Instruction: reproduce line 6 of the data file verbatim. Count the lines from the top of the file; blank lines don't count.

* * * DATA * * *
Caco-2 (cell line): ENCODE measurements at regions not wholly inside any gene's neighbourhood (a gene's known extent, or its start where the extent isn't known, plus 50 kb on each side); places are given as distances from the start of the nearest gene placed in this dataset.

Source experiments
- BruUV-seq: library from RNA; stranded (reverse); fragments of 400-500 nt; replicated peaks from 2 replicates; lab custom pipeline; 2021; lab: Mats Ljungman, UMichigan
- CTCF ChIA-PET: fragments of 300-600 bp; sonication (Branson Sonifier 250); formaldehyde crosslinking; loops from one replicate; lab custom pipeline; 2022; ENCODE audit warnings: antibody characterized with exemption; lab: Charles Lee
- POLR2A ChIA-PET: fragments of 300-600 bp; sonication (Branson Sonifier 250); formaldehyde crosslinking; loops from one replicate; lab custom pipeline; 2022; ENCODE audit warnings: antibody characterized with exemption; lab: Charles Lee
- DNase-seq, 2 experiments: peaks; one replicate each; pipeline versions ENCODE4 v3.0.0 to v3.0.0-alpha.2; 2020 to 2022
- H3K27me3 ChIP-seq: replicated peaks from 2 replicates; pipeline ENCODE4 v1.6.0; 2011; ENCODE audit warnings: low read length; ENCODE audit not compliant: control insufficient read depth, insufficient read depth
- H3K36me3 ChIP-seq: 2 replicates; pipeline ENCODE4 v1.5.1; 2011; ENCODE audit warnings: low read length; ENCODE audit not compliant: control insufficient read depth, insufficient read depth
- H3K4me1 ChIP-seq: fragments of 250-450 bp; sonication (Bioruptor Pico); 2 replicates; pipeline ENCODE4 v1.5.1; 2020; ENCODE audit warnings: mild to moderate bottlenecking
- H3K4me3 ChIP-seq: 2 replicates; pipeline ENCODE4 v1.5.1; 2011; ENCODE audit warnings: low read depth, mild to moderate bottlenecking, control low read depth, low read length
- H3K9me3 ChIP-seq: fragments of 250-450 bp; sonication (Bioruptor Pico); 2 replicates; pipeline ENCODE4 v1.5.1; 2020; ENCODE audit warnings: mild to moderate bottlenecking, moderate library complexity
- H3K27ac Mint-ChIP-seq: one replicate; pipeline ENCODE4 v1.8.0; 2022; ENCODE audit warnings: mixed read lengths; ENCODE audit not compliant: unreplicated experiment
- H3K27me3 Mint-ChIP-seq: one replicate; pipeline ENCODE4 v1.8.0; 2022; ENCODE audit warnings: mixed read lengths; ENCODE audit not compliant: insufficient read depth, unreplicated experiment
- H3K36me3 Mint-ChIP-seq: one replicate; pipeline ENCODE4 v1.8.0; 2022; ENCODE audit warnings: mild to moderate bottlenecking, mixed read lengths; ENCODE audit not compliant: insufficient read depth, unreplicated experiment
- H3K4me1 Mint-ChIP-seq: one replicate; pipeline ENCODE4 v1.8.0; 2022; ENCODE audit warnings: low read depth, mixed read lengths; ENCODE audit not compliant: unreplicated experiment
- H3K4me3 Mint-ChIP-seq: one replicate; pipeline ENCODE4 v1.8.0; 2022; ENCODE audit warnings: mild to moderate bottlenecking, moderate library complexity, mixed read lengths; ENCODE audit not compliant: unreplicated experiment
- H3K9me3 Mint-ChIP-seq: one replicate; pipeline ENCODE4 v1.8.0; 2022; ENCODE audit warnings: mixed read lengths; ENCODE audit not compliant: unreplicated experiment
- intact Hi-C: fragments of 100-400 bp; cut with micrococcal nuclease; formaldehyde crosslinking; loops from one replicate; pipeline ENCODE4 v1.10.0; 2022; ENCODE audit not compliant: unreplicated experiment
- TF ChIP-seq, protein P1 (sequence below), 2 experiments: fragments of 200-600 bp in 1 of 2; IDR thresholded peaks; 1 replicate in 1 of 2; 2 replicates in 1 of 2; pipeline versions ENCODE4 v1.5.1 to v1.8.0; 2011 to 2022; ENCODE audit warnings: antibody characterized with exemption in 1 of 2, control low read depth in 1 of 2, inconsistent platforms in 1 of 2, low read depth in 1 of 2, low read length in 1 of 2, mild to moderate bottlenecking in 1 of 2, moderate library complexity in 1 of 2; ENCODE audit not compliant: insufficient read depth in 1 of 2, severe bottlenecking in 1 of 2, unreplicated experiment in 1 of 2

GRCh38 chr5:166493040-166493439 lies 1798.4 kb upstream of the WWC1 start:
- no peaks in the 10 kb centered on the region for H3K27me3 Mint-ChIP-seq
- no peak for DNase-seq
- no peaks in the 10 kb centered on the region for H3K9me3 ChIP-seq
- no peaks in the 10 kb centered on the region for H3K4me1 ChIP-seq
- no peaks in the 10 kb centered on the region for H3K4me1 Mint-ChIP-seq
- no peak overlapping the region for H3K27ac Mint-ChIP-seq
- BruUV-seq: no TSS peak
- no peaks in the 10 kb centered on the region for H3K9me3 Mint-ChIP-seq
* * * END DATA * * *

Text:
- DNase-seq, 2 experiments: peaks; one replicate each; pipeline versions ENCODE4 v3.0.0 to v3.0.0-alpha.2; 2020 to 2022